Created by the troika behind FX's legal thriller Damages—Todd A. Kessler, Glenn Kessler and Daniel Zelman—Netflix's Bloodline is a very different show on the surface, but the underlying skeleton's much the same. In both shows, episodes are bookended by flashforwards to events that seem inconceivably shocking, whilst being interrupted by flashbacks that gradually explain character behaviour and the causes of current conflict. It's a great structure to hang a thriller on, but five seasons of diminishing returns with Damages taught me to be cautious about expecting the jigsaw to fit together in a wholly satisfying way...
Bloodline concerns the wealthy and respected Rayburn family, who've run a luxury hotel on the beautiful Florida coastline for almost 50 years. Robert Rayburn (Sam Shepard) is the grizzled, haunted patriarch; John (Kyle Chandler) is his middle son, a well-liked detective; Kevin (Norbert Leo Butz) is his impulsive youngest boy, who refurbishes boats; and gaunt Danny (Ben Mendelsohn) his eldest child, the black sheep of the family whose involvement in an unspoken childhood tragedy powers most of the story. In addition, there's sweet matriarch Sally (Sissy Spacek), the only person who unreservedly likes Danny; sensible daughter Meg (Linda Cardellini), an attorney who looks after her father's affairs; and the family's various spouses and friends, who include John's beautiful wife Diana (Jacinda Barett), Danny's ne'er-do-well buddy Eric O'Bannon (Jamie McShane), and Eric's sister Chelsea (Chloe Sevigny) who holds a candle for Danny.
The driving force behind Bloodline is laconic outsider Danny Rayburn, whose return to the bosom of his family (to celebrate their hotel's anniversary) is met with cold shoulders—why is one of the season's big mysteries, but clearly Danny did a bad thing he's never been forgiven for. Over the course of these thirteen episodes, we learn why Danny's presence is so painful for the Rayburn clan (particularly his brothers and bitter father), and whether or not their prickly reactions are warranted, or if Danny's a convenient scapegoat for an event nobody dealt with appropriately at the time.
As you can perhaps tell by my sentences, tip-toeing around matters, Bloodline's difficult to review without diving headfirst into the crux of the storyline's later reveals—but, alas, they all come at a point where newcomers would be severely spoiled, rendering the first two-thirds of the season almost redundant. Suffice to say, I found the first five episodes of Bloodline well-made, interesting, but slightly torpid. I only really stuck around because of the excellent performances (Mendelsohn's a revelation), and fact there were enough provocative flashforwards to keep me hooked like a marlin. The show hits a mid-period where Danny's apparently making amends for his adolescent mistake, and the siblings are starting to move into a place of potential forgiveness, before they're dragged into a new situation of familial destruction caused by the Danny—but perhaps I've already said too much?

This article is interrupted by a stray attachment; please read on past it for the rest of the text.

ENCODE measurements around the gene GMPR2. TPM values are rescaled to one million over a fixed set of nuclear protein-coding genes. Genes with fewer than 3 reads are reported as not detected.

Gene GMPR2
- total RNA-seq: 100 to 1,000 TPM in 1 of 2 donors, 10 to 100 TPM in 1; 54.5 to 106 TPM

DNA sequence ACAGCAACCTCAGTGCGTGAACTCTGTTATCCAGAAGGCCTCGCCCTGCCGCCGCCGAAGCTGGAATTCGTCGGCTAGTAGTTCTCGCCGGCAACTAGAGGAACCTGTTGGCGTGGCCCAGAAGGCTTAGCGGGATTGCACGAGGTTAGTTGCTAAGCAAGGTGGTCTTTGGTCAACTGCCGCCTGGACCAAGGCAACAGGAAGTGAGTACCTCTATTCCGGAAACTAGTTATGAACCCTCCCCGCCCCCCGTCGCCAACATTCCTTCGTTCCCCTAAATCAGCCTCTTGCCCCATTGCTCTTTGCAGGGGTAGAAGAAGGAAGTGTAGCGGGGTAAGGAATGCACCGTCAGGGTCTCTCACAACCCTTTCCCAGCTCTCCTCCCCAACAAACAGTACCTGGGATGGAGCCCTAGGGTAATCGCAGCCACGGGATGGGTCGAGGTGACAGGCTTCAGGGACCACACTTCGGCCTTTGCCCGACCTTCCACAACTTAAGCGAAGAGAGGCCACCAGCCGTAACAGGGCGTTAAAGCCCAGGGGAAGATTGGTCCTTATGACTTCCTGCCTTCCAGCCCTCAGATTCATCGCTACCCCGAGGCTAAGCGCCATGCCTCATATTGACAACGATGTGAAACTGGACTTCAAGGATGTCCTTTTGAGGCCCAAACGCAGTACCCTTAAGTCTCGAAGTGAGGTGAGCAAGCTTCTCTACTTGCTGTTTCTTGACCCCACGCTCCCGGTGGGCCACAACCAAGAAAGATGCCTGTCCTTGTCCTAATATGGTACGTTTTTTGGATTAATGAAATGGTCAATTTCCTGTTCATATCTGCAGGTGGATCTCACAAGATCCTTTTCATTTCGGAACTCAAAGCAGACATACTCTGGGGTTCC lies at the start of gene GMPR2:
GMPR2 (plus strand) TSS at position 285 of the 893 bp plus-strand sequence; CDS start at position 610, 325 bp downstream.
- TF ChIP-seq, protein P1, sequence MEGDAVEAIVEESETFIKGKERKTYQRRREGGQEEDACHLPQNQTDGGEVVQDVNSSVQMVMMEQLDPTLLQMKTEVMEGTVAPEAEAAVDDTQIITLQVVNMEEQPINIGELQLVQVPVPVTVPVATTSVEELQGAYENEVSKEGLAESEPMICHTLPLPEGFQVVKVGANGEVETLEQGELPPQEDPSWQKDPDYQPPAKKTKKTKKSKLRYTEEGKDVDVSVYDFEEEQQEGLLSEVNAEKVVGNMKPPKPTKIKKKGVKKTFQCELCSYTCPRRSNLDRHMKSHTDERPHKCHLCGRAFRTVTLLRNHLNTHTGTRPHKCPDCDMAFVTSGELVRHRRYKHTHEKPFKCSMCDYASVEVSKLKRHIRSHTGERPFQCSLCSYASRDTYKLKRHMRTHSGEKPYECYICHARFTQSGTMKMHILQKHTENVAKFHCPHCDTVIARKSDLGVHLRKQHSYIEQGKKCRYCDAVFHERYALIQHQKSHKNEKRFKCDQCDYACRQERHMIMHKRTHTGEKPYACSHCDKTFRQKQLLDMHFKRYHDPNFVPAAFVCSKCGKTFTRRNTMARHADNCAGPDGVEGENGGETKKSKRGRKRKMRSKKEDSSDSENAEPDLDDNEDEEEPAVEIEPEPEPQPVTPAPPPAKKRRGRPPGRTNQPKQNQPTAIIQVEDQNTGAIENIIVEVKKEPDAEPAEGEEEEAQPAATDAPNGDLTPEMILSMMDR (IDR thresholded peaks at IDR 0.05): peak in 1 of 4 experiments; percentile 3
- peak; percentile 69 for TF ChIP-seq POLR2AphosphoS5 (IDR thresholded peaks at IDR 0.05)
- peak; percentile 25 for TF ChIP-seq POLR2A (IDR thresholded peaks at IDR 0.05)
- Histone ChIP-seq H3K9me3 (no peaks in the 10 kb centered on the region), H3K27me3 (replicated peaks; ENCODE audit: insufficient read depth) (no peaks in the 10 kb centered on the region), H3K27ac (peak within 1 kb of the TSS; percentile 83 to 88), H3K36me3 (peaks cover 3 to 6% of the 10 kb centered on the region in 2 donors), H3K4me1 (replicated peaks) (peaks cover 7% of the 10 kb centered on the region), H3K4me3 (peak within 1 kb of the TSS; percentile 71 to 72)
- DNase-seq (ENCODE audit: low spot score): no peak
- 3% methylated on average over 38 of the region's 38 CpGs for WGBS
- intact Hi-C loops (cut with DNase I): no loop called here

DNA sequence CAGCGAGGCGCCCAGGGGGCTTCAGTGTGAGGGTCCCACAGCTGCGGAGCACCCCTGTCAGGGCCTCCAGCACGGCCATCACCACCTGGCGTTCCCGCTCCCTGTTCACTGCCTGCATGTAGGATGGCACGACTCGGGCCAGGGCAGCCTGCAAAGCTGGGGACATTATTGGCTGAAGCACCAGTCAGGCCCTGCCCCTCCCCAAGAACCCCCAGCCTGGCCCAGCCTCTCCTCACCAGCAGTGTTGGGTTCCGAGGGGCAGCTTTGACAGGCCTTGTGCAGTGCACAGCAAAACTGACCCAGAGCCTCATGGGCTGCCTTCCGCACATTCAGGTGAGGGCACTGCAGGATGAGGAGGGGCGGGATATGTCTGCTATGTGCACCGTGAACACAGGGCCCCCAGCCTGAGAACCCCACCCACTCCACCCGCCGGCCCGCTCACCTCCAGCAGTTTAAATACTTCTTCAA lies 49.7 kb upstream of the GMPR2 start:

My prevailing thoughts on Bloodline are actually very simple. It's a great character-focused drama with scripts like catnip to good character actors, designed for patient audiences who love to be told a slow-burn story about families and dark pasts left to fester until they inevitably tear lives asunder. Australian actor Mendelsohn is allowed to craft a complex "villain" of great subtlety over the course of these episodes; a psychologically damaged man who elicits real sympathy at times, but also an equal amount of disgust about his foolish actions, motivations, and unwillingness to let bygones be bygones. He's the undoubted standout turn, and will hopefully get awards recognition for his fine work here.
The problem with this season, for me, is something that affected later years of Damages, too: the initially gripping device of sandwiching episodes with peeks into the future is too much of a bait-and-switch con. You may think you're seeing one thing, but you're just misinterpreting scenes devoid of proper context—and while it's an intentional narrative trick to keep audiences guessing (which works like gangbusters), in retrospect it made me feel the first half of the season was setting up incredible events that don't quite pan out. Not that the season finale's a disastrous let-down, but there were key creative choices I didn't like and a latent feeling the greenlit second season will be a struggle to get into.
It's impossible to say more without giving the game away, but Bloodline is another of the many U.S dramas that operate like a self-contained miniseries, and yet have no intention of ending the story when it crosses the perceived finish-line. Maybe the writers have clear plans and a brilliant direction in mind to keep this story going, but considering what Bloodline was sold as (the pariah of an affluent family returns to cause turmoil amongst guilt-ridden relatives), the series will have to do something very special to keep me interested in what the Rayburn's do next year.
written by Todd A. Kessler, Glenn Kessler, Daniel Zelman, Jeff Shakoor, Jonathan Glatzer, Addison McQuigg, Arthur Phillips & Carter Harris • directed by Johan Renck, Adam Bernstein, Todd A. Kessler, Jean de Segonzac, Alex Graves, Tate Donovan, Dan Attias, Simon Cellan Jones, Michael Moris, Ed Bianchi & Carl Franklin • 20 March 2015 • Netflix